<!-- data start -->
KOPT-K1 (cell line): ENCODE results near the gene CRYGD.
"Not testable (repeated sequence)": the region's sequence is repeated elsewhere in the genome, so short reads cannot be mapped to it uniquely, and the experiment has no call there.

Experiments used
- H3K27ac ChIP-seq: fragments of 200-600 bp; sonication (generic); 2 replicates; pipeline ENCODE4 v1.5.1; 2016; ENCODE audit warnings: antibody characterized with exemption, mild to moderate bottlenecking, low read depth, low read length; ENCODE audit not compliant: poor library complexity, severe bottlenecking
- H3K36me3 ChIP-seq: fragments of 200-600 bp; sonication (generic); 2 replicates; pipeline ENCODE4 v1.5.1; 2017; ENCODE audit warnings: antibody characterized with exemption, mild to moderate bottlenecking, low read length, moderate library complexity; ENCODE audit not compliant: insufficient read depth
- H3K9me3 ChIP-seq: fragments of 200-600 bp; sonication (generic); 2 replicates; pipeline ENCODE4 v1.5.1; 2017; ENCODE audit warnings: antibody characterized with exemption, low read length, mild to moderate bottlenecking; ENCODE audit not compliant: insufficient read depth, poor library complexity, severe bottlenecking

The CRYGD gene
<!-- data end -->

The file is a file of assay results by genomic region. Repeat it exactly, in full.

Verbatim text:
KOPT-K1 (cell line): ENCODE results near the gene CRYGD.
"Not testable (repeated sequence)": the region's sequence is repeated elsewhere in the genome, so short reads cannot be mapped to it uniquely, and the experiment has no call there.

Experiments used
- H3K27ac ChIP-seq: fragments of 200-600 bp; sonication (generic); 2 replicates; pipeline ENCODE4 v1.5.1; 2016; ENCODE audit warnings: antibody characterized with exemption, mild to moderate bottlenecking, low read depth, low read length; ENCODE audit not compliant: poor library complexity, severe bottlenecking
- H3K36me3 ChIP-seq: fragments of 200-600 bp; sonication (generic); 2 replicates; pipeline ENCODE4 v1.5.1; 2017; ENCODE audit warnings: antibody characterized with exemption, mild to moderate bottlenecking, low read length, moderate library complexity; ENCODE audit not compliant: insufficient read depth
- H3K9me3 ChIP-seq: fragments of 200-600 bp; sonication (generic); 2 replicates; pipeline ENCODE4 v1.5.1; 2017; ENCODE audit warnings: antibody characterized with exemption, low read length, mild to moderate bottlenecking; ENCODE audit not compliant: insufficient read depth, poor library complexity, severe bottlenecking

The CRYGD gene